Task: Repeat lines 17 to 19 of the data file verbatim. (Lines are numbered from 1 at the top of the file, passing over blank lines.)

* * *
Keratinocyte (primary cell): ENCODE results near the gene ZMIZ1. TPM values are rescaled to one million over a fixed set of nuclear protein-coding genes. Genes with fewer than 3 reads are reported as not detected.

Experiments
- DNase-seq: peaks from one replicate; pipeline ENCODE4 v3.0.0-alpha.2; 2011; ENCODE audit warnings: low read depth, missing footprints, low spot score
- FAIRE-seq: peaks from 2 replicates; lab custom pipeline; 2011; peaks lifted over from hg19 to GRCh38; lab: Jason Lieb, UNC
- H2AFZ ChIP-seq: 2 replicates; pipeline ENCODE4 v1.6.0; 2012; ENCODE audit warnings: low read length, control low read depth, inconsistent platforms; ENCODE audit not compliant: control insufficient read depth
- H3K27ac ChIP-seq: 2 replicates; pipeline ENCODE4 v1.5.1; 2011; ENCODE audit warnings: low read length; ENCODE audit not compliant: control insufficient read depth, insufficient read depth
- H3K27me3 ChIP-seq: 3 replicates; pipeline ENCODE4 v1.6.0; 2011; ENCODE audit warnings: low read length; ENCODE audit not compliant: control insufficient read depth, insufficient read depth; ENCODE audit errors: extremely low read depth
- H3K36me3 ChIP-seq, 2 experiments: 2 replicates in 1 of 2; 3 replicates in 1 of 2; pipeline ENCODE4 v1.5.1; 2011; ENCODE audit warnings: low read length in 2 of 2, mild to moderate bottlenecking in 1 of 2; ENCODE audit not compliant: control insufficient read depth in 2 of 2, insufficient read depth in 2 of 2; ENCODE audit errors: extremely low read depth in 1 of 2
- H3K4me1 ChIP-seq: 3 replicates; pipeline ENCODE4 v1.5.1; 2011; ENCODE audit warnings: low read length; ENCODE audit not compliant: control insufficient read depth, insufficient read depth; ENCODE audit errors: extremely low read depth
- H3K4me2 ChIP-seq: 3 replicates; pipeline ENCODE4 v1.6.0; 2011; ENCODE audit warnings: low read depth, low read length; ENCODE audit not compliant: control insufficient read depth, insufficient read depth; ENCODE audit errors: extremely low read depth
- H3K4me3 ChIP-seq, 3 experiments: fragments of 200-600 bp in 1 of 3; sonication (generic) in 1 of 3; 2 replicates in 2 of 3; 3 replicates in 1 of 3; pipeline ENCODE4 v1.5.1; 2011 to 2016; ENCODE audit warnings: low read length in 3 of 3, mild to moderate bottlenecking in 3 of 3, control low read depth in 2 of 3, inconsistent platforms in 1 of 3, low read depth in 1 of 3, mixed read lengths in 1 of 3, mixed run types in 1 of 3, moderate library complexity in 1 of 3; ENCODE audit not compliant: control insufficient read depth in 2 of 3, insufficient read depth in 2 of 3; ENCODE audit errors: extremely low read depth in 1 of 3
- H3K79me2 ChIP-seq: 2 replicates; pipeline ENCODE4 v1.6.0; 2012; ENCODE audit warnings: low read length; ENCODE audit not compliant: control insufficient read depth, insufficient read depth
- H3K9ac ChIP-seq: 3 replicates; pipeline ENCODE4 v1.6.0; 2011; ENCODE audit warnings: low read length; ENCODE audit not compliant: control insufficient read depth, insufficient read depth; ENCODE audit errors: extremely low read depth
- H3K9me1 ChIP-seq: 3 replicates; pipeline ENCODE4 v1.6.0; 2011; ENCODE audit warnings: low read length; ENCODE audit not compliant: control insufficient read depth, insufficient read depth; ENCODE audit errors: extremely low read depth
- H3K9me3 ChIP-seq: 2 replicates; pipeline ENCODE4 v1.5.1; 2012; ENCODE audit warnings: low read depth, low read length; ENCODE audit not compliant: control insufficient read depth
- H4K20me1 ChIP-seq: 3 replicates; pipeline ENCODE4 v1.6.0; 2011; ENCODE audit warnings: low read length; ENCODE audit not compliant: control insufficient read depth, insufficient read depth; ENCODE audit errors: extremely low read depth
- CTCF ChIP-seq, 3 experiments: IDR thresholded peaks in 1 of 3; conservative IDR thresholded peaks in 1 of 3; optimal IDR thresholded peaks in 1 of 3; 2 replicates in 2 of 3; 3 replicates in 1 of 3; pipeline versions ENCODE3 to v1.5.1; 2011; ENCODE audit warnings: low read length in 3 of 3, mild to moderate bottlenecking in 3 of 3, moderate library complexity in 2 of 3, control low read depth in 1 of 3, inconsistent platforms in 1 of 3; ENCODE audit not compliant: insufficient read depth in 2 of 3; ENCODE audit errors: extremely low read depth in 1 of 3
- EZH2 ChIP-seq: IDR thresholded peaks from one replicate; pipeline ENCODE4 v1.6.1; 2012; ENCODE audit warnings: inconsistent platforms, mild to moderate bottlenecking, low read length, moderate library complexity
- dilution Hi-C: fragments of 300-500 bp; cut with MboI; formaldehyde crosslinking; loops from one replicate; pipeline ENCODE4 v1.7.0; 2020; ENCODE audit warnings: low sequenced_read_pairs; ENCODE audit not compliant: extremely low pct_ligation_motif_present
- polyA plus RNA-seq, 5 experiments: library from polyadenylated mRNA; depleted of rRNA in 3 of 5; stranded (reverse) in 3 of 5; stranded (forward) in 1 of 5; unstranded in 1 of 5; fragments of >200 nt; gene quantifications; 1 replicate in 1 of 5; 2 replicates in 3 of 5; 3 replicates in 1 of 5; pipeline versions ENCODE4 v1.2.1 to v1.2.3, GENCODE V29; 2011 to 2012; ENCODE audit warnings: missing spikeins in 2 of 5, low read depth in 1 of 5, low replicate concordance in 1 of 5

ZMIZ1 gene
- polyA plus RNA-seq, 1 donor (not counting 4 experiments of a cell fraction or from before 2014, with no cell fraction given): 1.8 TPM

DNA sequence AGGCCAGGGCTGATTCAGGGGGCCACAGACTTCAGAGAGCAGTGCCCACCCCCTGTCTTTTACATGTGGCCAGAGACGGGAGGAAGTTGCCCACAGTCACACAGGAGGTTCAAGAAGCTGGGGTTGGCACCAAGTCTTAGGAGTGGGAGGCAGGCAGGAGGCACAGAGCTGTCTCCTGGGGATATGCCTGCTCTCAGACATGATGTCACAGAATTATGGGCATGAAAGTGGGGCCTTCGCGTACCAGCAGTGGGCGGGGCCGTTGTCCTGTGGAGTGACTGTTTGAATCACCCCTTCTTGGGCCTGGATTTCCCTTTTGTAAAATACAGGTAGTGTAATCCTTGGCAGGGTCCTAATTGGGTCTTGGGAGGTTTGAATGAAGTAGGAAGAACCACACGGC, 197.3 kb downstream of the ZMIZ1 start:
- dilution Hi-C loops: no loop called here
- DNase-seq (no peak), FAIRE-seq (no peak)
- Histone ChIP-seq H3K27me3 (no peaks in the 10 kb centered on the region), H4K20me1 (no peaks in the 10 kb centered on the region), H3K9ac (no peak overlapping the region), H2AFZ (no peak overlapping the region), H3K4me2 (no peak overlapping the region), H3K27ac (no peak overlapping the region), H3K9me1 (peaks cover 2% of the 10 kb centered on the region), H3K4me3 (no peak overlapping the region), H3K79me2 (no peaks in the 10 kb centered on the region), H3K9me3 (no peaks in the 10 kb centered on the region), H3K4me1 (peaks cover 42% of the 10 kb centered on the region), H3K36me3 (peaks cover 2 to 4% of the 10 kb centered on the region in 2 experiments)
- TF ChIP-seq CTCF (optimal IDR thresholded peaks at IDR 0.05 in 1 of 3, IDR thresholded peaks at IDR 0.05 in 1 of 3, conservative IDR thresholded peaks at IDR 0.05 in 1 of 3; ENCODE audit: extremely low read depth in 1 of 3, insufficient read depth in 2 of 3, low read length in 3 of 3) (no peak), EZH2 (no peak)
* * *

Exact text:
- CTCF ChIP-seq, 3 experiments: IDR thresholded peaks in 1 of 3; conservative IDR thresholded peaks in 1 of 3; optimal IDR thresholded peaks in 1 of 3; 2 replicates in 2 of 3; 3 replicates in 1 of 3; pipeline versions ENCODE3 to v1.5.1; 2011; ENCODE audit warnings: low read length in 3 of 3, mild to moderate bottlenecking in 3 of 3, moderate library complexity in 2 of 3, control low read depth in 1 of 3, inconsistent platforms in 1 of 3; ENCODE audit not compliant: insufficient read depth in 2 of 3; ENCODE audit errors: extremely low read depth in 1 of 3
- EZH2 ChIP-seq: IDR thresholded peaks from one replicate; pipeline ENCODE4 v1.6.1; 2012; ENCODE audit warnings: inconsistent platforms, mild to moderate bottlenecking, low read length, moderate library complexity
- dilution Hi-C: fragments of 300-500 bp; cut with MboI; formaldehyde crosslinking; loops from one replicate; pipeline ENCODE4 v1.7.0; 2020; ENCODE audit warnings: low sequenced_read_pairs; ENCODE audit not compliant: extremely low pct_ligation_motif_present